In the other area, they were blackened by soot. Later on, he recaptured, sorted, and counted all the moths he could, which were marked earlier by him. Kettlewell found that in unpolluted areas, more of his light-colored moths had survived. Kettlewell showed by his experiments that the moths that were better camouflaged had the higher survival rate. In conclusion, when the soot darkened the tree trunks in an area, natural selection caused the dark-colored moths to become more common. Kettlewells work is considered to be a very good classic demonstration of natural selection in action. All organisms share biochemical details. All organisms used DNA and RNA to carry information from one generation to another and to control growth and development. The DNA of all Eukaryotic organisms always has the same basic structure and replicates in the same way.

The RNAs of various species might act a little differently, but all RNAs are similar in structure from one species to the next. ATP is an energy carrier that is also found in all living systems. Also many proteins, such as cytochrome c, are also shared by many organisms. This molecular evidence has made it possible to make precise comparisons of the biochemical similarities between organisms. Scientists also noticed that embryos of many different animals looked so similar that it was hard to tell them apart. Embryos are organisms at early stages of development.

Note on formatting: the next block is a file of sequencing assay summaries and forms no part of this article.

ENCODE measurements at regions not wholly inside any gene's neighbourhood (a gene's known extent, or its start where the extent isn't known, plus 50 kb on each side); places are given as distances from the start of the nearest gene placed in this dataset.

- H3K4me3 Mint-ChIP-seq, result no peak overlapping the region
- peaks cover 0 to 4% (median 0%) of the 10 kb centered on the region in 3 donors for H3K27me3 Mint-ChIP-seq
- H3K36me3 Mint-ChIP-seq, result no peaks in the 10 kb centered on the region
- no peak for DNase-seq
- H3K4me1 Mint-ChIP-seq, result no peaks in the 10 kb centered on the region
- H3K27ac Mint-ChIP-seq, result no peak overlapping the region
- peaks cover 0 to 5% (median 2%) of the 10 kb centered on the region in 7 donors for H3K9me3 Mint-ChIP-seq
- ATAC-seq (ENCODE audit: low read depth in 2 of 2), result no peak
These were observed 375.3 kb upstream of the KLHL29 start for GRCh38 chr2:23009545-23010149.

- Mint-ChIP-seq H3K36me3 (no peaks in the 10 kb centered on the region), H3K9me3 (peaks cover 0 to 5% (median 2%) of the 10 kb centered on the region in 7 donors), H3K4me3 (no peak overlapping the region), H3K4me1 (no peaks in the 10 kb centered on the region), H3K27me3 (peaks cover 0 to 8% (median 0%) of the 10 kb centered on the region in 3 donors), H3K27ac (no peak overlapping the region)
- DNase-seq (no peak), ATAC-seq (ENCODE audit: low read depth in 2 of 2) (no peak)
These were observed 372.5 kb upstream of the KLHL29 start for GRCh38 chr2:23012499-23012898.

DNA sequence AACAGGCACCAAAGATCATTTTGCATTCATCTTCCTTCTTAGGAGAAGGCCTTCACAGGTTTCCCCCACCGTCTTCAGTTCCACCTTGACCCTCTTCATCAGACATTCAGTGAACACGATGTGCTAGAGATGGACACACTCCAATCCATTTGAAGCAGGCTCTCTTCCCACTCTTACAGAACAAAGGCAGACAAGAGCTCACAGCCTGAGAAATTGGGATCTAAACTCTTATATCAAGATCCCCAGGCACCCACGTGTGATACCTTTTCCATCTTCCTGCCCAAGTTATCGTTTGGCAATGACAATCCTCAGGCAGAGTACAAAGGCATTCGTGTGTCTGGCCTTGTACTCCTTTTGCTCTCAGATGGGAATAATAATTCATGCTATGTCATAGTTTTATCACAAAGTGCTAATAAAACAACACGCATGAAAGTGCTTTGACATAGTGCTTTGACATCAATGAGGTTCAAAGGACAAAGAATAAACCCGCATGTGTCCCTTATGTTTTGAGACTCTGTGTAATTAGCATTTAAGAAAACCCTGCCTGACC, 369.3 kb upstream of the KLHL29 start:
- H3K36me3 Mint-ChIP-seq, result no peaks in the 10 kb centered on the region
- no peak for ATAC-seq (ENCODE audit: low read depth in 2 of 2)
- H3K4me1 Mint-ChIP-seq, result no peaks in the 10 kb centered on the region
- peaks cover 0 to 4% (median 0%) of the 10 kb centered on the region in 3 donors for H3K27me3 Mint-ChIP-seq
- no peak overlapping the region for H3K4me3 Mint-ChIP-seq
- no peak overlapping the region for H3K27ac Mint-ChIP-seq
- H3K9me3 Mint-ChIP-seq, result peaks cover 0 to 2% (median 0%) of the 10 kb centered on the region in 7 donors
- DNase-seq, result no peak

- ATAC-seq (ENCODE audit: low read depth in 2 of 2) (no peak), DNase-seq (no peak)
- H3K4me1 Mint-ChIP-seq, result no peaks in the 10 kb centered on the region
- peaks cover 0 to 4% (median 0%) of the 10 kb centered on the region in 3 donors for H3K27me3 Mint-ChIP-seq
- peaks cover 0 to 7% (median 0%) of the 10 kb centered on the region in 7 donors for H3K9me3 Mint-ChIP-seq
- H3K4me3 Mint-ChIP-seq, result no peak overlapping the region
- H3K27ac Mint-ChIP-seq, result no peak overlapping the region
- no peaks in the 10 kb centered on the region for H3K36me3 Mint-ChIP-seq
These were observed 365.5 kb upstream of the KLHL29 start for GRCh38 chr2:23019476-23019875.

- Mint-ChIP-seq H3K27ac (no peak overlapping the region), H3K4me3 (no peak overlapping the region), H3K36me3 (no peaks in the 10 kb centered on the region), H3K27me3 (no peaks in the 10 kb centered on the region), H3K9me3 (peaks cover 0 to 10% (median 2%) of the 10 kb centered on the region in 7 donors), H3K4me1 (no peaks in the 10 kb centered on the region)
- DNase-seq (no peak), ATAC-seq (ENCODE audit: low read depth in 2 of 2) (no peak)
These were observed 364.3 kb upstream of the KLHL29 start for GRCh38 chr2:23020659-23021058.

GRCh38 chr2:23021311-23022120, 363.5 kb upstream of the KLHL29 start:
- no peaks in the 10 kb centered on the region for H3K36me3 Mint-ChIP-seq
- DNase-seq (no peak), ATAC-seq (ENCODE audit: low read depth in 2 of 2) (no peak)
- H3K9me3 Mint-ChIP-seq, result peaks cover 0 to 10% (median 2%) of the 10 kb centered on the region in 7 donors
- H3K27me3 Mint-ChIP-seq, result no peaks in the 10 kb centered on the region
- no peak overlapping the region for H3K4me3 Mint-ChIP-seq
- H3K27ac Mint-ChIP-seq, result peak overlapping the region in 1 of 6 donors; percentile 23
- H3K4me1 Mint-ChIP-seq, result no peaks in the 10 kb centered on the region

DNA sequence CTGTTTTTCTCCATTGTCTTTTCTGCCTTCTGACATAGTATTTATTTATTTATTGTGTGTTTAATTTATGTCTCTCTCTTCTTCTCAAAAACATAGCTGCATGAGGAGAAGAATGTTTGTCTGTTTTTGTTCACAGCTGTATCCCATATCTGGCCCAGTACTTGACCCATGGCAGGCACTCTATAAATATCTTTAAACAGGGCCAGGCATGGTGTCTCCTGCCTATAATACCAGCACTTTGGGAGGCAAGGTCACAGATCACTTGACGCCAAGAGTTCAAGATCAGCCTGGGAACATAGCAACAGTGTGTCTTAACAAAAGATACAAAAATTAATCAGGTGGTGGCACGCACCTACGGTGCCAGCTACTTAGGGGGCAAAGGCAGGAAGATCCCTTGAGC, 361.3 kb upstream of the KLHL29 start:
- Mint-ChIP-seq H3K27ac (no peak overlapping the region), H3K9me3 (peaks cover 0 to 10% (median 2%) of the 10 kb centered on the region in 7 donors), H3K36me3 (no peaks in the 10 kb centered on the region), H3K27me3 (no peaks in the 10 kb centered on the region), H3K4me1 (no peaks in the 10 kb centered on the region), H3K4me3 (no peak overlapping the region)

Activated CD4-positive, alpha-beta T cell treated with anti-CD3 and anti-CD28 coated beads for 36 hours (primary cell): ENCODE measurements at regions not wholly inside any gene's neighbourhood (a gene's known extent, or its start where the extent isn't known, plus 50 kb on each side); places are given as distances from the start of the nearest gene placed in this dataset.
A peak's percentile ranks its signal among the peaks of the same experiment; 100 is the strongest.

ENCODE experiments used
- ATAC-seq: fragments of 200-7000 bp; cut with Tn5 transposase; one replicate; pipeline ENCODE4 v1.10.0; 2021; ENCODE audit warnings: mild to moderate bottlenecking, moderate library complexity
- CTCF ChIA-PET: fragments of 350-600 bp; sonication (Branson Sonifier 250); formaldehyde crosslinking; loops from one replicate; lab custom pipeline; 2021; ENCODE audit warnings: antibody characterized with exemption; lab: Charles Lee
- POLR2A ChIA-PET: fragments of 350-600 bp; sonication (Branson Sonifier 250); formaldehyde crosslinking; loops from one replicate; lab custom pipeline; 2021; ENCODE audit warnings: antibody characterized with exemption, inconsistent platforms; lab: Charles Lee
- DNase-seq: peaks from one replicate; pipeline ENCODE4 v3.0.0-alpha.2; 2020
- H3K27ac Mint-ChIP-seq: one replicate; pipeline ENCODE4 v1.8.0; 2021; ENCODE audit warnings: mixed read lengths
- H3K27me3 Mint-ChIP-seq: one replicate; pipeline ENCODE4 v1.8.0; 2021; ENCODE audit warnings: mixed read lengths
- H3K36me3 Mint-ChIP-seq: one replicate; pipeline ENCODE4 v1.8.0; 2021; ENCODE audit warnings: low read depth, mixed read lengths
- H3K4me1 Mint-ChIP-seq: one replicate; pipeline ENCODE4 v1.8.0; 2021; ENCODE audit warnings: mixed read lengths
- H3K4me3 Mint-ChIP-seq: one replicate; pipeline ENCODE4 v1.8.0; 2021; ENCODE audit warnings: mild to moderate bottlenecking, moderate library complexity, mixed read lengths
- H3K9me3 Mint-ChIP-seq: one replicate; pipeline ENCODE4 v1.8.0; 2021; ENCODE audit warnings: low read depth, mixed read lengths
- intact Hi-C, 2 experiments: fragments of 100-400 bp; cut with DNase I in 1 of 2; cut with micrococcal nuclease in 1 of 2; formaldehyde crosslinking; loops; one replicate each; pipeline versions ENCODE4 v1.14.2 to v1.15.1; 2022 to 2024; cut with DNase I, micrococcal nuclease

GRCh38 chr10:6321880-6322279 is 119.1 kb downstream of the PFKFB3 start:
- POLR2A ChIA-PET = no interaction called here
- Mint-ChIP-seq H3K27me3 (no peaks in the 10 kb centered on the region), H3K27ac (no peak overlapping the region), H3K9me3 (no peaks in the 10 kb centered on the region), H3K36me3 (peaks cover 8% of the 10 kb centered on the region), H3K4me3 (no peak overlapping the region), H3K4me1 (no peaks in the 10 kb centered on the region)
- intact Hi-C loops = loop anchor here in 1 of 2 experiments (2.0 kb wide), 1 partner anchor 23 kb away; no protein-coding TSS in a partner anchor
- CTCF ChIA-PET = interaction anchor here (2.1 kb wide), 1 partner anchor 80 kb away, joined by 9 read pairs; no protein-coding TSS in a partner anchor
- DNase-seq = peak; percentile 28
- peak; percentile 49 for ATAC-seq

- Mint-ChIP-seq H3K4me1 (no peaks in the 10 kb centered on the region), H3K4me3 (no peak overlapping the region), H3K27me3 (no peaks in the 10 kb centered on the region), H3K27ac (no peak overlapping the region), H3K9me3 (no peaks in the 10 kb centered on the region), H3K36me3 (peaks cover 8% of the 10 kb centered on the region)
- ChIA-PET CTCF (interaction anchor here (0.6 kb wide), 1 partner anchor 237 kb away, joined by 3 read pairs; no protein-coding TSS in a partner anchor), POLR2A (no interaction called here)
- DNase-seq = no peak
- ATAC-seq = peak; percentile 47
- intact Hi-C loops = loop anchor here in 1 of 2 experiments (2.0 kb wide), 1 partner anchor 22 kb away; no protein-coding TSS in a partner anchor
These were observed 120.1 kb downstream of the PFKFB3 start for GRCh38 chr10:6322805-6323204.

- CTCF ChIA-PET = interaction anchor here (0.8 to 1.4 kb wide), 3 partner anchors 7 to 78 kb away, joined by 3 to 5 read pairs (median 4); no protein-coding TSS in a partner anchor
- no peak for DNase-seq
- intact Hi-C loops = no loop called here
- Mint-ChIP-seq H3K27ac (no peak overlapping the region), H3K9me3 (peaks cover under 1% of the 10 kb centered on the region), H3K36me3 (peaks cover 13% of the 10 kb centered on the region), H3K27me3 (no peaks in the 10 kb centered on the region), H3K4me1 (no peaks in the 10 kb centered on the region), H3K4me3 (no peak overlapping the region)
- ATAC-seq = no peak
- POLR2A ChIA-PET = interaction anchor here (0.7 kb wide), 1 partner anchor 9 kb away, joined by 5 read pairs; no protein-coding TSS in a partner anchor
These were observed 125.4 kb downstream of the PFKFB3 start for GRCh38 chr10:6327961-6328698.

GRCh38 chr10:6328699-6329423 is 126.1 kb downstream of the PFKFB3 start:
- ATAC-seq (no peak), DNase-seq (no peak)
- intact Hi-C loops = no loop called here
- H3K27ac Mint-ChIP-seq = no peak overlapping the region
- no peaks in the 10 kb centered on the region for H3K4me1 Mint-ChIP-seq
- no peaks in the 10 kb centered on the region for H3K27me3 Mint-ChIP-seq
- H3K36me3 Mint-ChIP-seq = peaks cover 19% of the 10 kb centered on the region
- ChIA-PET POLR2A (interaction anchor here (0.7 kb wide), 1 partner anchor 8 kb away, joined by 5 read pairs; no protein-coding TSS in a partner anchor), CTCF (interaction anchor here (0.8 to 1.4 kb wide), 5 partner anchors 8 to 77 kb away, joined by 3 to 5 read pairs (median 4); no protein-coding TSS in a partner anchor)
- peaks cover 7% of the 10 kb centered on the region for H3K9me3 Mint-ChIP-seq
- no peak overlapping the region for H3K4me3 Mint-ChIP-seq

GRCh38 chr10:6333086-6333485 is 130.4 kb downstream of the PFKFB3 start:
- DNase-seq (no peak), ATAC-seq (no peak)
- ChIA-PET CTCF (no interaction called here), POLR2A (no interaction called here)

These similarities show that similar genes are present. The fact that early development of fish, birds, and humans is similar shows that these animals share a common ancestor, who had a particular gene sequence that controlled its early development. That sequence has been passed on to the species that descended from it. In the embryos of many animals the limbs that develop look very similar. But as the embryos mature, the limbs grow into arms, legs, flippers that differ greatly in form and function.